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The songs Neil Young wrote about his fellow musicians

Modern music is one giant caldron where magic is mixed together, and new alchemical masterpieces are poured out. Musicians from all genres are forever inspiring or influencing each other with golden tunes of their own. As Nick Cave once said: “The great beauty of contemporary music, and what gives it its edge and vitality, is its devil-may-care attitude toward appropriation — everybody is grabbing stuff from everybody else, all the time.”

Adding: “It’s a feeding frenzy of borrowed ideas that goes toward the advancement of rock music — the great artistic experiment of our era.” Sometimes, however, that feeding frenzy is a banquet with one host laying on an appreciative spread for his contemporaries, or else turning them away at the door. More than most, Neil Young has been an artist who puts his references to fellow musicians at the forefront of his songs. In turn, Young has also featured in other people’s songs, including being on the receiving end of a blasting in Lynyrd Skynyrd’s southern defence ‘Sweet Home Alabama’.

Over the years, Young has name-dropped a fair few fellow musicians, either directly or through thinly veiled references. Below we have collated the best of these songs and looked at the stories behind them. Enjoy…

Neil Young songs about fellow musicians:

Joni Mitchell – on ‘Sweet Joni’ 

From their early days in the Canadian folk scene, the paths of Joni Mitchell and Young crossed many times. They first met at the Penny Farthing in Toronto’s Yorkville district in 1964. Thereafter their lives became heavily entwined in all sorts of fateful ways. 

This interloping livelihood was eulogised by Mitchell on her song ‘The Circle Game’ about Young, and he later returned the favour when singing of their platonic admiration on ‘Sweet Joni’. Whilst it is a ditty that doesn’t offer up much in terms of revealing lyrics, the sentiment alone is a sweet gift from Young.

Graham Nash – on ‘Only Love Can Break Your Heart’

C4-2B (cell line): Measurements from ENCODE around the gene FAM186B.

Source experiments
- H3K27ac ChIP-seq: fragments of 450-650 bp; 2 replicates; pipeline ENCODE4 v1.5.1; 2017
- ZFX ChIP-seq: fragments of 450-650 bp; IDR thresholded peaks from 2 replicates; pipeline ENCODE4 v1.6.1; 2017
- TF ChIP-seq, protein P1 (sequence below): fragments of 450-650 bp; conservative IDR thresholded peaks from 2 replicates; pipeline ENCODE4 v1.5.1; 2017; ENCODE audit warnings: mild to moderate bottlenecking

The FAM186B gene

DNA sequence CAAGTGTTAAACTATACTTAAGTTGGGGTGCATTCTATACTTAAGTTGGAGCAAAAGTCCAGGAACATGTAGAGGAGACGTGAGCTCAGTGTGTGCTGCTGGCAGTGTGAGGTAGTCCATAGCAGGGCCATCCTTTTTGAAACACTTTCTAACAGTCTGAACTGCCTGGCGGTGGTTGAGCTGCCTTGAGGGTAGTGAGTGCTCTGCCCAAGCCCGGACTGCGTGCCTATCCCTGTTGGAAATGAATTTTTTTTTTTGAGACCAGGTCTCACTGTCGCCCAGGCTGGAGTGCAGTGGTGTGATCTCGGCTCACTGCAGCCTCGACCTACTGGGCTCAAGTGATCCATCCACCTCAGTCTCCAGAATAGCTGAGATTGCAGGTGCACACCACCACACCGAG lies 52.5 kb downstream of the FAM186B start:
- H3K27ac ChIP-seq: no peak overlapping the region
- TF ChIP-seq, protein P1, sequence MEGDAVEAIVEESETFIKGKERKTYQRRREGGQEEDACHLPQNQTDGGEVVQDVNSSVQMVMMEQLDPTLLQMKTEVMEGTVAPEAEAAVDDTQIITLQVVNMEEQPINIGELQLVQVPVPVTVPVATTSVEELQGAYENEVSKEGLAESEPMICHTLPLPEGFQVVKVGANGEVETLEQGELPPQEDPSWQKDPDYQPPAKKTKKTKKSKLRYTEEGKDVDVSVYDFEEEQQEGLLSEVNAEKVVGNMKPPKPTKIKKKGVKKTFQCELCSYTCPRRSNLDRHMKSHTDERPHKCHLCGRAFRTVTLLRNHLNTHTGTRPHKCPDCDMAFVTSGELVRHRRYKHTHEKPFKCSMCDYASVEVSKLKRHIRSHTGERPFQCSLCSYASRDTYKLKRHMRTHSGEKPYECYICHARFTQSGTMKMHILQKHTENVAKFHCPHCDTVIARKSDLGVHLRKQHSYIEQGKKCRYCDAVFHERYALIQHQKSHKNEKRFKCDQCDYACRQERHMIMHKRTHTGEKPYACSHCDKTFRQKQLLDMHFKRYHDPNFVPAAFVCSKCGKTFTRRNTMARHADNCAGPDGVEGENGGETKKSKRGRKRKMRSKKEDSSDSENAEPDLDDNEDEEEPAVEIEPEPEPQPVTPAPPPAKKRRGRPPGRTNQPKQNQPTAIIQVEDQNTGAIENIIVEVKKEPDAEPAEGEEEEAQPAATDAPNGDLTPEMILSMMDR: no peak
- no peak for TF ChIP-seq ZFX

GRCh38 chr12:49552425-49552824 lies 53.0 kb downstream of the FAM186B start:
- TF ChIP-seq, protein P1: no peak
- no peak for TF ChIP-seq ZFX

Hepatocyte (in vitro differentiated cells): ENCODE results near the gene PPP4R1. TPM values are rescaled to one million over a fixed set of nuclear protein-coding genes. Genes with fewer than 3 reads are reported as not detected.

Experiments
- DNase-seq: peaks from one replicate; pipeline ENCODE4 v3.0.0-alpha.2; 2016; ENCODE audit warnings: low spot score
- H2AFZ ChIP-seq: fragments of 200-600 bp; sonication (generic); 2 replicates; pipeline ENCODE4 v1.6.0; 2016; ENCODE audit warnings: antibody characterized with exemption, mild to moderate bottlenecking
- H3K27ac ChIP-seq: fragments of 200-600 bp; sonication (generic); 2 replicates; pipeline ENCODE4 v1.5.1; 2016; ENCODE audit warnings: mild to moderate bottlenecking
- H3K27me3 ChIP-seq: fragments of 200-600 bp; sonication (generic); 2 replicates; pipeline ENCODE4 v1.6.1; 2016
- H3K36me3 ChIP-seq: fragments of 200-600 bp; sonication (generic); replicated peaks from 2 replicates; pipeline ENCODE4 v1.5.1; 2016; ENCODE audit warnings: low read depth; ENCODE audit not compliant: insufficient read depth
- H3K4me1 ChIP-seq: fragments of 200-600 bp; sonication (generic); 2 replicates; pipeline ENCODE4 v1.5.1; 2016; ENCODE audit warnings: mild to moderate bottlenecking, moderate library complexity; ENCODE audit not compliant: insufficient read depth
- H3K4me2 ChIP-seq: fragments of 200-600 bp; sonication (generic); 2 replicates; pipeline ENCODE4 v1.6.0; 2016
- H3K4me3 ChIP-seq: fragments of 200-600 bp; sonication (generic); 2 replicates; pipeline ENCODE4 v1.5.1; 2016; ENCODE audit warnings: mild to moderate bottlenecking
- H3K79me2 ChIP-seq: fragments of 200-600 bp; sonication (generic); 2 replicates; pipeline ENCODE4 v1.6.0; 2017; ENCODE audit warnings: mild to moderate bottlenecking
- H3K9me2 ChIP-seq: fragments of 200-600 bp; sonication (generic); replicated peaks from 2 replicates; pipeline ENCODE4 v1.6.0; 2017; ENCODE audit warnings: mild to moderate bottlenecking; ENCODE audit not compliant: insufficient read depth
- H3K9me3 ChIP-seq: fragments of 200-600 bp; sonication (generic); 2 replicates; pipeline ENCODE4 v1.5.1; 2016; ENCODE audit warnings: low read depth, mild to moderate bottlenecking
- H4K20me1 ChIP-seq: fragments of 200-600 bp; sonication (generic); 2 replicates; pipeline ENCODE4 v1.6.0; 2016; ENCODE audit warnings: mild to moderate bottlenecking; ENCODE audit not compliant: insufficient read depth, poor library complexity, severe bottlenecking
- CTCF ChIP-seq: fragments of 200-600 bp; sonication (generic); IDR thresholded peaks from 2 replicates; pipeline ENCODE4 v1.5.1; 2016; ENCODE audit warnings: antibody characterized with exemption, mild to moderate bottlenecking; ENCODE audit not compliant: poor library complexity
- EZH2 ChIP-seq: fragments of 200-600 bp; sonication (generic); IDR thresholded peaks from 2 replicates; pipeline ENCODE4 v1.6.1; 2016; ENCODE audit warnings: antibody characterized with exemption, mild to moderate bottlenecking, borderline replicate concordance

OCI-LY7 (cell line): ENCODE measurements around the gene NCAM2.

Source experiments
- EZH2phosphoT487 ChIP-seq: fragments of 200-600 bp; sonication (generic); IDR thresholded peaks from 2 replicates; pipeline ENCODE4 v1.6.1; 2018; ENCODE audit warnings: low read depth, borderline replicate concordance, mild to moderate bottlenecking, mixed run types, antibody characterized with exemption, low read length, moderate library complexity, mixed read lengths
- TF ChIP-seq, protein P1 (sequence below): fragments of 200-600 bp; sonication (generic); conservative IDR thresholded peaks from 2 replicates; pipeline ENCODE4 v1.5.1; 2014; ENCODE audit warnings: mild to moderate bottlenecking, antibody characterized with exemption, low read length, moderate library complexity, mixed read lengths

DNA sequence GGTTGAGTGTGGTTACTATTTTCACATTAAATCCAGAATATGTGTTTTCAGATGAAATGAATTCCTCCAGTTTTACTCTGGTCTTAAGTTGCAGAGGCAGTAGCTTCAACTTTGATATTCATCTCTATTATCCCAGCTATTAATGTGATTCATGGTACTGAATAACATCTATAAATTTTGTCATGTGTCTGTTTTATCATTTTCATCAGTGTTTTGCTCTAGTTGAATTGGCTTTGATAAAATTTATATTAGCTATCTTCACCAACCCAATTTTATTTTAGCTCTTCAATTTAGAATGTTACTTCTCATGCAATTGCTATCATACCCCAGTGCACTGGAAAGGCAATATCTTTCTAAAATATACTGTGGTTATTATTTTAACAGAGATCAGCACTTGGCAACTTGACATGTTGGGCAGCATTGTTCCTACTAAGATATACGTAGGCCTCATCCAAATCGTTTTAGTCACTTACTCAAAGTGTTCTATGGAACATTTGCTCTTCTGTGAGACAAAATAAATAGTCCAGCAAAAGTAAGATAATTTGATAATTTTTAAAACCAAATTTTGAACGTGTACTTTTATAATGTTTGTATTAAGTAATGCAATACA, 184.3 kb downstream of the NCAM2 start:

At the core of Neil Young’s 1970 After the Gold Rush track, ‘Only Love Can Break Your Heart’ is an archetype of a gingham-clad hard-luck troubadour. Rather than portraying Young himself, this is, in fact, his CSNY bandmate, Graham Nash.

As it happens, the aim of the song was to mend his broken heart following his break-up with none other than Joni Mitchell. As Young reveals in the biography Shakey, the paean of love-lost was an attempt to help pick up his pal from the depths of breakup despair. Personally, something like Chic a record might’ve been more befitting in terms of an uplift.

Led Zeppelin – on ‘Downtown’

Neil Young had always been a huge fan of Led Zeppelin, but when he got the chance to play with the band in 1995, he was so exhilarated by the performance that he wanted to reform the band permanently with himself in the mix. However, John Paul Jones, who had been left out of a previous Robert Plant and Jimmy Page was still too bummed out to consider it. 

Instead, Young decided to immortalise his night on stage with his heroes by penning the track ‘Downton’. Taken from his twenty-third studio album, Mirror Ball, recorded with Pearl Jam, the single was even nominated for a Grammy Award the following year. It sees Young reimagine his performance on stage with the band in the utopian setting of the 1960s as they tear through classics in a fantasy-like hysteria. 

Danny Whitten – on ‘The Needle and Damage Done’

On his 1972 album Harvest, the tender anti-drug ballad and ode to friend wrapped up in ‘The Needle and Damage Done’ stands out from the pack as one of the best songs on offer. The harrowing tale of this Heroin jeremiad is that Young’s friend and Crazy Horses bandmate, Danny Whitton, would die of an overdoes the same year that the song was released. The song captures the haunts of both what was occurring within the music scene and what was to come. Later Bruce Berry, a roadie and friend of Young’s would also die of a fatal heroin overdose. 

These horrors were transposed onto the record without any dressing up or down, taken directly from a live recording at Royce Hall, UCLA, IN 1971. The whole furore of Young’s unabated sadness and woe at the weary narcotic that was blighting lives cuts right through and could haunt an empty house. When looking back at the classic rock it can be easy to laugh at the high-jinks and frolics of a substance saturated world, but Young tempers this naive narrative with some hard home truths. This is the great anti-drug song.

Johnny Rotten – ‘My My, Hey Hey (Out of the Blue)’

‘My My, Hey Hey (Out Of The Blue)‘ was released by Young in 1979 and, for the first time in his solo career, he had been deemed irrelevant by the masses due to the birth of punk music which, in many aspects, ridiculed artists of the old school—a category Neil Young had unfairly found himself bundled into.

This obsolescence is something he spoke about The Complete Guide to the Music of Neil Young, where explains why the line “rust never sleeps” appealed to him so greatly. “It relates to my career; the longer I keep on going the more I have to fight this corrosion,” he said, before adding: “And now that’s gotten to be like the World Series for me. The competition’s there, whether I will corrode and eventually not be able to move anymore and just repeat myself until further notice or whether I will be able to expand and keep the corrosion down a little.” As he asks in the song, “Is this the story of the Johnny Rotten?”

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